How ISIS Pushes Birth Control To Keep Women & Girls Enslaved

Photo: Mauricio Lima/The New York Times/Redux
"H.," a Yazidi woman taken into slavery by ISIS, is photographed with her son at a camp for refugees near Dohuk, Iraq, on September 24. H. said her pregnancy spared her from rape — for a time.
New York Times foreign correspondent Rukmini Callimachi has dedicated herself to exposing the way the Islamic State group systematically uses rape as a weapon of war. Her dozens of interviews with those who have managed to escape after being kidnapped and imprisoned by the group shed light on the brutalities endured by women and girls held by ISIS.

Bought and sold using official ledgers, the majority of the women and girls held as sex slaves are from the Yazidi minority and were captured in the summer of 2014, Callimachi reports. But, as she spoke with survivors, one element of the story had continued to elude her: Why, with so many rapes, were more of the victims not becoming pregnant?

Callimachi set out to answer that question in her latest article for the Times. Through interviews with dozens of women, she found that ISIS fighters were administering oral contraceptives and Depo-Provera injections as well as testing the women and girls they enslaved for pregnancy. Their motivation stems from an interpretation of Islamic law that states a man may not have sex with a slave if she is pregnant. The group has used this archaic mandate to justify keeping women and girls enslaved.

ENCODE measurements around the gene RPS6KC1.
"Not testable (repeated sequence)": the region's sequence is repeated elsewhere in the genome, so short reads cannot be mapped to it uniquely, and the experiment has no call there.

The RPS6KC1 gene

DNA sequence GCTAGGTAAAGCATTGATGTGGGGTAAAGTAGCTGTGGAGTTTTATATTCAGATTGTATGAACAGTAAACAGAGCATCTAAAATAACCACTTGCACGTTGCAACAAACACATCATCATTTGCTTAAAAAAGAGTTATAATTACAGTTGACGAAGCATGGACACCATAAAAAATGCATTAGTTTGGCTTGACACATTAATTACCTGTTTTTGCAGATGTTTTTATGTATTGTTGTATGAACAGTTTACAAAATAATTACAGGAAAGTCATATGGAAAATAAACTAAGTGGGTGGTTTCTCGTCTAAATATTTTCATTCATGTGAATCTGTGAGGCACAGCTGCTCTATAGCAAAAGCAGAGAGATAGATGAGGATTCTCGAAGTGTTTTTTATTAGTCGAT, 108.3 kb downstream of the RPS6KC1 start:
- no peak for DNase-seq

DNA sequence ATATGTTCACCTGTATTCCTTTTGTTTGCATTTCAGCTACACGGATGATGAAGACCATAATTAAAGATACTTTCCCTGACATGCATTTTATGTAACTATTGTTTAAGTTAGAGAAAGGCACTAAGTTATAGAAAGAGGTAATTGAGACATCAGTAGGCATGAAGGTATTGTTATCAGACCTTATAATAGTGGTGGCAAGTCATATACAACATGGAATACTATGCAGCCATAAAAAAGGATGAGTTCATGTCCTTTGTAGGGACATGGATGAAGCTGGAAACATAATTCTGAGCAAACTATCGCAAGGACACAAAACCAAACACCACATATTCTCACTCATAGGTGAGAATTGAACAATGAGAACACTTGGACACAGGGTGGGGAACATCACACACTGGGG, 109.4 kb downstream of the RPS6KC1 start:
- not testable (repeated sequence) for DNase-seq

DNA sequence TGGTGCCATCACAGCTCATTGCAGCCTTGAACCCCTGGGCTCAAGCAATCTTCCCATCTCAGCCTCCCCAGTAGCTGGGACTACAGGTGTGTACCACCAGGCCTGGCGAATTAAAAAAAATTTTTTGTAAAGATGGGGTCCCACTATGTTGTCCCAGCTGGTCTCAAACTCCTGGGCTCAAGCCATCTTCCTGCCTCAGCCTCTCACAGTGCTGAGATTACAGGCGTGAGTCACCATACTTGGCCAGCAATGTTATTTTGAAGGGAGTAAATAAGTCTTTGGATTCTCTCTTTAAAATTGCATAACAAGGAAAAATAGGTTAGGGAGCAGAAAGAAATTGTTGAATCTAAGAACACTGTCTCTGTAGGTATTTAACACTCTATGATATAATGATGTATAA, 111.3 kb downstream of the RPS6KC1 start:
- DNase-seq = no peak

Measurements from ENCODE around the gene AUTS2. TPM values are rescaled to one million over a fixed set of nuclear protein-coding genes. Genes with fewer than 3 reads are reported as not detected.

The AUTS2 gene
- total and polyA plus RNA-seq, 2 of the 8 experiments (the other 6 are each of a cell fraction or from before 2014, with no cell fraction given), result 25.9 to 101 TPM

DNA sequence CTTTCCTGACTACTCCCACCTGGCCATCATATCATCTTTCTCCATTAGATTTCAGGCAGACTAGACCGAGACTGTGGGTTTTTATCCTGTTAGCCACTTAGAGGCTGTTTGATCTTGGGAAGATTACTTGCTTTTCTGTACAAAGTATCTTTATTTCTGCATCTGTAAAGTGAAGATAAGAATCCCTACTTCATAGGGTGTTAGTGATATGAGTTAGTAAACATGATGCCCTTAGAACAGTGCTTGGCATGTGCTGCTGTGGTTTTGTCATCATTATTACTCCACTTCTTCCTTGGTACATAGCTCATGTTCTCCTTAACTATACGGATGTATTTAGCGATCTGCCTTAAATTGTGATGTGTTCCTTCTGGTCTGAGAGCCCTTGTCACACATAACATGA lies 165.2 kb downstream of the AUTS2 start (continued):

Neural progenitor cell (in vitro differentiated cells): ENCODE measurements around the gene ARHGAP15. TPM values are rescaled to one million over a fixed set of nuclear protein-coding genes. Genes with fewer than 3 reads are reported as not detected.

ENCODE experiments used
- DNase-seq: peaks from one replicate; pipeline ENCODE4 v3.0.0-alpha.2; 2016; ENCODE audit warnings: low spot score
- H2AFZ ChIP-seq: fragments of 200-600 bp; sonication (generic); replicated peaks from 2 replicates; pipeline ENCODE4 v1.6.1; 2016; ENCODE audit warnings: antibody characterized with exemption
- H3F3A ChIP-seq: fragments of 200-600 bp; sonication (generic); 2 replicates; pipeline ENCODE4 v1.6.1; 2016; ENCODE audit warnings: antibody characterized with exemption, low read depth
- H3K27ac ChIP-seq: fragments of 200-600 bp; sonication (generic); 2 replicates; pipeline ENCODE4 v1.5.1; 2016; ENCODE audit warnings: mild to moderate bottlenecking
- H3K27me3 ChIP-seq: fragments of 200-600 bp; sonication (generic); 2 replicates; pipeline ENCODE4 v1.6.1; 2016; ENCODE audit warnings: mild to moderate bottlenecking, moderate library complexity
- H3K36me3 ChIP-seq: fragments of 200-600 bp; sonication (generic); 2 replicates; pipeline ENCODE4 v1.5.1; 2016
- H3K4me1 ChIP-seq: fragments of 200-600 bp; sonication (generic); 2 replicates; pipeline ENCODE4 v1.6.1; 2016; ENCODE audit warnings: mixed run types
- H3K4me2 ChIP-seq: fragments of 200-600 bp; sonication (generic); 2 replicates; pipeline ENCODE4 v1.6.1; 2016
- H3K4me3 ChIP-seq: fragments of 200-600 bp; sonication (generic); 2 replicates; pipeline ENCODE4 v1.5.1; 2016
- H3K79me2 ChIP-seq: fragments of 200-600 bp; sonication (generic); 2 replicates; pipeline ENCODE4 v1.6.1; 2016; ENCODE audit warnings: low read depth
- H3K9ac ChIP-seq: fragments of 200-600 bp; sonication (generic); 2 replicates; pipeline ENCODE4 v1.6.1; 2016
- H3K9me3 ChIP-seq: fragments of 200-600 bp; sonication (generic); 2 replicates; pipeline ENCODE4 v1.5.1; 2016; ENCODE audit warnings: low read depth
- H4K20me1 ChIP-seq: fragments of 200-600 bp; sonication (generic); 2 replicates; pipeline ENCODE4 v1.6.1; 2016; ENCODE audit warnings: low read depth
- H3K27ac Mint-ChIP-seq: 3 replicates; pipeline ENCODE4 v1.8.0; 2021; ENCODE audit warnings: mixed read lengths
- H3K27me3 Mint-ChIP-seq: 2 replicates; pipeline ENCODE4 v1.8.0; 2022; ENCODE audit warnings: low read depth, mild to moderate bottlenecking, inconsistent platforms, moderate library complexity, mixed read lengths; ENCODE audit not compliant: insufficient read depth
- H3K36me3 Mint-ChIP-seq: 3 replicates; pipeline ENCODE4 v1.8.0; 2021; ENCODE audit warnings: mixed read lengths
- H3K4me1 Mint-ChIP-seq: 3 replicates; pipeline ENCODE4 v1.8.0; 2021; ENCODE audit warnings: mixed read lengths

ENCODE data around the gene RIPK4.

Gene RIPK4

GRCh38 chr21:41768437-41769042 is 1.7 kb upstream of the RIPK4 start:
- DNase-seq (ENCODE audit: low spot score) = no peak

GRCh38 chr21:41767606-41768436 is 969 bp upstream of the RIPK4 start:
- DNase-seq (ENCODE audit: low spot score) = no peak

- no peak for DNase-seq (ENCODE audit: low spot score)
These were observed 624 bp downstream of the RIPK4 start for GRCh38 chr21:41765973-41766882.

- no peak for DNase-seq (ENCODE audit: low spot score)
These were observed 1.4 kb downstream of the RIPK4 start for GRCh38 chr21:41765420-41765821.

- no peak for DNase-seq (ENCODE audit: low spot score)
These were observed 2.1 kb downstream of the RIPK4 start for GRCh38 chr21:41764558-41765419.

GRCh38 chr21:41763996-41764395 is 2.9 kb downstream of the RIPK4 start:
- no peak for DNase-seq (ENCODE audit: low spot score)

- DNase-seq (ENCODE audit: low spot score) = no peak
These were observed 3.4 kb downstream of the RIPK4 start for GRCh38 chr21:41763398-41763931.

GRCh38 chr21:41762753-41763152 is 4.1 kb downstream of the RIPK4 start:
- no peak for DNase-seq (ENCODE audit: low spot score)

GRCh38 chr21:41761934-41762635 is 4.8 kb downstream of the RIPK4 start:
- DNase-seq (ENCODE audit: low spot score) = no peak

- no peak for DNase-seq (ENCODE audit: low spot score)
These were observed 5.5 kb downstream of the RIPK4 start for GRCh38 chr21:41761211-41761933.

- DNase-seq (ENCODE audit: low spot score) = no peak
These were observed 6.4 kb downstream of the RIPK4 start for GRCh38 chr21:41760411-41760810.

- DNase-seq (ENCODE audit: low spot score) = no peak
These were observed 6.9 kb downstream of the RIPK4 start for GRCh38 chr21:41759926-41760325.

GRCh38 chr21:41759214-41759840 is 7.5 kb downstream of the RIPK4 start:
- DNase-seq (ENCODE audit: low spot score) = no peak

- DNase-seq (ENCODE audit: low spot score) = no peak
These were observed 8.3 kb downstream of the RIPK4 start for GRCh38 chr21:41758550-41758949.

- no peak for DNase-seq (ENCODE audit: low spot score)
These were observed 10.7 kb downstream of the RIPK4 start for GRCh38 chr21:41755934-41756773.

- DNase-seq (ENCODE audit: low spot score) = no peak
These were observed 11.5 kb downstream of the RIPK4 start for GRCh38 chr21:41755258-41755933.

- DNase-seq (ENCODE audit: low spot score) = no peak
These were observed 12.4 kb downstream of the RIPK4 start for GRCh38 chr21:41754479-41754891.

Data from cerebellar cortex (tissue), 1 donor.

Callimachi spoke to Refinery29 in New York.

[ISIS] had a plan in place to kill the men and seize the women for this horrific project that they later put into play.

Rukmini Callimachi, New York Times foreign correspondent
How widespread is the use of rape as a weapon of war by ISIS?
"On August 3, 2014, ISIS invaded an area of Northern Iraq called Sinjar Mountain. That is one of the traditional homelands of the Yazidi minority. They are a very small ethnic group in Iraq who practice their own religion; it is neither Christianity nor Islam. Initially, when ISIS invaded that area, reporters, myself included, thought that this was just another territorial advance by a group that had very recently taken Mosul, the second largest city in Iraq.